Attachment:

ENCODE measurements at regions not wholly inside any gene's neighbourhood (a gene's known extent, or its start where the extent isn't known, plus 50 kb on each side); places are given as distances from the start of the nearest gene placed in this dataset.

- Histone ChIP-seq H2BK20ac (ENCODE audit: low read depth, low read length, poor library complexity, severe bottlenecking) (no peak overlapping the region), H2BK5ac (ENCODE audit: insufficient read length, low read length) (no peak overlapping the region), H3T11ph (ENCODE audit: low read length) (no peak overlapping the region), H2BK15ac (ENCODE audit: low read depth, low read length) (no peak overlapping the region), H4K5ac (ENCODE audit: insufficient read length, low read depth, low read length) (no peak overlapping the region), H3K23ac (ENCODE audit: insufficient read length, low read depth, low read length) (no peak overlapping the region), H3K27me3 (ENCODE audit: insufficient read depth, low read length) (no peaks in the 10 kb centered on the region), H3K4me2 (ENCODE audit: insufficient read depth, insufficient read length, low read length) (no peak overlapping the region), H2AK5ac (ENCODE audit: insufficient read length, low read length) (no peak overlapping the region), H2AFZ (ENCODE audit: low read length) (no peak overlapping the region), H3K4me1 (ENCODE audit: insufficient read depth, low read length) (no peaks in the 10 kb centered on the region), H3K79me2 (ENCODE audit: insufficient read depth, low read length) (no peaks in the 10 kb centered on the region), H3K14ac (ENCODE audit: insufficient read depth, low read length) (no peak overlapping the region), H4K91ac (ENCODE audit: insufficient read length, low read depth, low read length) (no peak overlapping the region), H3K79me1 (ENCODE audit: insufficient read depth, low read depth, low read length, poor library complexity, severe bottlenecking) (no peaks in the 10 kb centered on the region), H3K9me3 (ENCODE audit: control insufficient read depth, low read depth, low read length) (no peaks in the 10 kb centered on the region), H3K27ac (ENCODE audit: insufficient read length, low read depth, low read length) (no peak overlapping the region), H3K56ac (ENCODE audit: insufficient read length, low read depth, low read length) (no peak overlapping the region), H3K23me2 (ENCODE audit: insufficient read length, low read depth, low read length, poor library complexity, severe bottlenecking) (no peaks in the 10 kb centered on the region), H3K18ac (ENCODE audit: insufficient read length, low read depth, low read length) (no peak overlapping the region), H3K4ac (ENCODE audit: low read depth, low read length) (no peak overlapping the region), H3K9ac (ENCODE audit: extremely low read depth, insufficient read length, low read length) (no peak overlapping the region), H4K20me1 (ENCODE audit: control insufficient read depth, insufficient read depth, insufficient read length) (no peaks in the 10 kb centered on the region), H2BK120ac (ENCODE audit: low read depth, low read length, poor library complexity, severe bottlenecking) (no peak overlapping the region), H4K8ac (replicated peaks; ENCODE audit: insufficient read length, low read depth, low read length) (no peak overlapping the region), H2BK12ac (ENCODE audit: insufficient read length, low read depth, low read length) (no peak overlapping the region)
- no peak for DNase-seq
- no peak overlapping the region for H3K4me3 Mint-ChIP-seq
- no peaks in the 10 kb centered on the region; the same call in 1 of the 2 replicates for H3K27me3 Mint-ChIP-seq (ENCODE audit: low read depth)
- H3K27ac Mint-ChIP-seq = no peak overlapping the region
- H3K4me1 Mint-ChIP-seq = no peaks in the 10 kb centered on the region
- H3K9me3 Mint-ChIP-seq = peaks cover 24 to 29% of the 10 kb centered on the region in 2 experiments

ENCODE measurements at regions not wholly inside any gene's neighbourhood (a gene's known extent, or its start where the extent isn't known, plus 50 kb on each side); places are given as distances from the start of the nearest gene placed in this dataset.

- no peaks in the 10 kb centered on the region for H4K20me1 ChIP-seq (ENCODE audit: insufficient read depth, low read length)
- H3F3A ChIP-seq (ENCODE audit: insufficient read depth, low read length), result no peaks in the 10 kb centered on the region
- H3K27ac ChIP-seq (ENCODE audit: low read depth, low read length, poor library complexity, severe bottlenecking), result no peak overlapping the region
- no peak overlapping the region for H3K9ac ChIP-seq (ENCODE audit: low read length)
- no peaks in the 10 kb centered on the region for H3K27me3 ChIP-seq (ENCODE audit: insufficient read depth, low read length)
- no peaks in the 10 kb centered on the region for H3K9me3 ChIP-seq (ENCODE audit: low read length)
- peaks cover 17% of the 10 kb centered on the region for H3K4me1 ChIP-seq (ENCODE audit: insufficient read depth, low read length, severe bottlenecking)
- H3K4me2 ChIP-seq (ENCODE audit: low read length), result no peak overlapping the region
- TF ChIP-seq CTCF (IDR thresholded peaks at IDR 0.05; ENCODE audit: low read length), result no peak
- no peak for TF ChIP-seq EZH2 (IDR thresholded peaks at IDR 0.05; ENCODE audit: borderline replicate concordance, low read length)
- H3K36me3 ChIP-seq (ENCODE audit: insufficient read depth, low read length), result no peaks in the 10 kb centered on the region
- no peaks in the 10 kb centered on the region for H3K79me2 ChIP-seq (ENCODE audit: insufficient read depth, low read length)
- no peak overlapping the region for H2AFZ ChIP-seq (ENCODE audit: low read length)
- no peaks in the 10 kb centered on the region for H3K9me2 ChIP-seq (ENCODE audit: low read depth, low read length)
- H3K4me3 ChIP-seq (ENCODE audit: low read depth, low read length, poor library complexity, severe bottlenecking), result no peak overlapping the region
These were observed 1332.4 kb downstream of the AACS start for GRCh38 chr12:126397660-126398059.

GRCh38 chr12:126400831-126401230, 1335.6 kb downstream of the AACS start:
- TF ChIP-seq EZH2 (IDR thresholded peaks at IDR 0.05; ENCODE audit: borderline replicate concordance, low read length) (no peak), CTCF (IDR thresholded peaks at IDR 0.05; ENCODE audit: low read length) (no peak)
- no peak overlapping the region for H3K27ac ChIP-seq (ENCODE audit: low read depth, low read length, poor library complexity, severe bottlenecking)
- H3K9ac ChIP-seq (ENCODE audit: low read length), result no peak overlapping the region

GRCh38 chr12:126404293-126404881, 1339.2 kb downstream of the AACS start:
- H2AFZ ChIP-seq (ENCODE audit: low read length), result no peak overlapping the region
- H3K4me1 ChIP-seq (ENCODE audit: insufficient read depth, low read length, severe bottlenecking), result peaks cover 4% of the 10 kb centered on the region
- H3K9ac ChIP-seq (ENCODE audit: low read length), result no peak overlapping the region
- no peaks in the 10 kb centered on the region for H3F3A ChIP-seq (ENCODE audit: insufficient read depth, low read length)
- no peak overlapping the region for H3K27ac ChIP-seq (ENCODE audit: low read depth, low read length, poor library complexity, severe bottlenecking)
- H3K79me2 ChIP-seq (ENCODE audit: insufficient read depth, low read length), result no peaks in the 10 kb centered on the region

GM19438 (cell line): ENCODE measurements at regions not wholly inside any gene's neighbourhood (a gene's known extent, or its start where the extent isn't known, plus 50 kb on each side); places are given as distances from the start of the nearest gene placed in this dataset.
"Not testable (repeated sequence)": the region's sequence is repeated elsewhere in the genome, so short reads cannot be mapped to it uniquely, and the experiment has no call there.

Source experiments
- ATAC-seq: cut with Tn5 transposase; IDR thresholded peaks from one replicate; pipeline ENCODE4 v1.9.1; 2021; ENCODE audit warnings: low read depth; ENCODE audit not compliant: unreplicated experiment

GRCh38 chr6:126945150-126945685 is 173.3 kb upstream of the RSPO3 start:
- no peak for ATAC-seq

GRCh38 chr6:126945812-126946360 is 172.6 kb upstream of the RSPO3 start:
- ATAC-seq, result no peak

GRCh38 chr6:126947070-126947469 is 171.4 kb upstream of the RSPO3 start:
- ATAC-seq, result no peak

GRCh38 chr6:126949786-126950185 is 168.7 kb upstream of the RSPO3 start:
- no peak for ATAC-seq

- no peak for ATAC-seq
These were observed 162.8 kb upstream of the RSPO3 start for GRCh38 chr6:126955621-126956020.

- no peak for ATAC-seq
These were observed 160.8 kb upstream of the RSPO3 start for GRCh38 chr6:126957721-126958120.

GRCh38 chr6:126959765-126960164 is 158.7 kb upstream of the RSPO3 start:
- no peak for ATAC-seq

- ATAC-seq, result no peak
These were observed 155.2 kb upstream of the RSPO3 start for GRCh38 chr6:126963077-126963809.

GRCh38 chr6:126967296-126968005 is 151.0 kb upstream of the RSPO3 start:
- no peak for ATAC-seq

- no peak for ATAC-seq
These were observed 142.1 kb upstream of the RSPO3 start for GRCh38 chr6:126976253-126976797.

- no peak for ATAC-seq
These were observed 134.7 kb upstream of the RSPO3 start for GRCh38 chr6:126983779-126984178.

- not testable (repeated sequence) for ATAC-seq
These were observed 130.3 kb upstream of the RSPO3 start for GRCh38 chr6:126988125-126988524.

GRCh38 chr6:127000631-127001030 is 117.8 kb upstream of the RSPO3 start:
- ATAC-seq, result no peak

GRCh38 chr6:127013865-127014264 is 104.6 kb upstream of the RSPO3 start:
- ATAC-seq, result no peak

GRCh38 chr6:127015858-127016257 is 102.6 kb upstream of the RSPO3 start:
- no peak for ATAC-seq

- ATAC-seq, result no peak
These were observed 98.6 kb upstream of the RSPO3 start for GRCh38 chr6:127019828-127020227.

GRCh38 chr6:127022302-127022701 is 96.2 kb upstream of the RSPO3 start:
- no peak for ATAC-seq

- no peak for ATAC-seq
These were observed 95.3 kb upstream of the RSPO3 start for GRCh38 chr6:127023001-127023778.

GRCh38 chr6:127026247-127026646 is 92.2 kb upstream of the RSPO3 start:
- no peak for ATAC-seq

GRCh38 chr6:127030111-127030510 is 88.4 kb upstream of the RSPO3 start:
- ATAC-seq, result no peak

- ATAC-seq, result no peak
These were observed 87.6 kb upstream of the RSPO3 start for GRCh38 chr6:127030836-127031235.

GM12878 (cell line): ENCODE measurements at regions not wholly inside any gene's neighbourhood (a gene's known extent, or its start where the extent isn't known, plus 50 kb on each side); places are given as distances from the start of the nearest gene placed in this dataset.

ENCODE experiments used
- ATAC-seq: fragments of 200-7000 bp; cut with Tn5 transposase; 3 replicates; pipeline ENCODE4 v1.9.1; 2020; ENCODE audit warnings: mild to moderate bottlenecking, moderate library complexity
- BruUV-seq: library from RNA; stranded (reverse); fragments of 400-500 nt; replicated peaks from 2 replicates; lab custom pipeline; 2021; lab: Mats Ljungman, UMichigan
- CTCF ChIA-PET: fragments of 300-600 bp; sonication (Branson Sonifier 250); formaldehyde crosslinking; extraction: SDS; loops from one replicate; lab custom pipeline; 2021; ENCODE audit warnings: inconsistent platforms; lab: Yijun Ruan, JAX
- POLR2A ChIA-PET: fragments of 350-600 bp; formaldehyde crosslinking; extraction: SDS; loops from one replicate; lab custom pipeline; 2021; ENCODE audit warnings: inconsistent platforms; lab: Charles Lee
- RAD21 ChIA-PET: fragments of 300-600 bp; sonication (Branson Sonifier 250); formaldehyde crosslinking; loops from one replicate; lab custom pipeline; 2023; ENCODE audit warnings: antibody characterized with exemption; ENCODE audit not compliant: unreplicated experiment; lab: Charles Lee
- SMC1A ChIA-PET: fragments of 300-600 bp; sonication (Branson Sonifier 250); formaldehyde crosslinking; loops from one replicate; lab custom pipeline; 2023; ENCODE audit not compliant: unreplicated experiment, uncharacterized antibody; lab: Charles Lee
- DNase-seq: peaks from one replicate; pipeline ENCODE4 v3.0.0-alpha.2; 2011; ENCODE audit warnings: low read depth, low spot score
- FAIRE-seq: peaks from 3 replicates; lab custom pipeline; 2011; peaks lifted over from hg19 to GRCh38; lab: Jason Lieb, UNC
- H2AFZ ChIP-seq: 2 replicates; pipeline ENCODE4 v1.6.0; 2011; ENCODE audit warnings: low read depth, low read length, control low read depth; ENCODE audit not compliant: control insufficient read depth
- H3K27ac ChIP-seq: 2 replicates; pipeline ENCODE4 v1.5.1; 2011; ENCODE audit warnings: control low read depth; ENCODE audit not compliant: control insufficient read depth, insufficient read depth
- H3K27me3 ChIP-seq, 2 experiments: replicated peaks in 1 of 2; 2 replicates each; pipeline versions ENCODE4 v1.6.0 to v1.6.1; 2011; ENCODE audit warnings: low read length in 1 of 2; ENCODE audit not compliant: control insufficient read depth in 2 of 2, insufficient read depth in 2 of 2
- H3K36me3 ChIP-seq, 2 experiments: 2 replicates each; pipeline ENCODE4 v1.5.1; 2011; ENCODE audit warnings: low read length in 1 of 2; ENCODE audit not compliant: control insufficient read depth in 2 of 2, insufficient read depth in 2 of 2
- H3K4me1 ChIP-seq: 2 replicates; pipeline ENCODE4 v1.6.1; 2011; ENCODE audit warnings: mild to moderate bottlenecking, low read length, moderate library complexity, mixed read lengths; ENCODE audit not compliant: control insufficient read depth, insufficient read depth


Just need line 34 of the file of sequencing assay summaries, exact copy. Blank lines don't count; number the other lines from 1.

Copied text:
- no peaks in the 10 kb centered on the region for H3F3A ChIP-seq (ENCODE audit: insufficient read depth, low read length)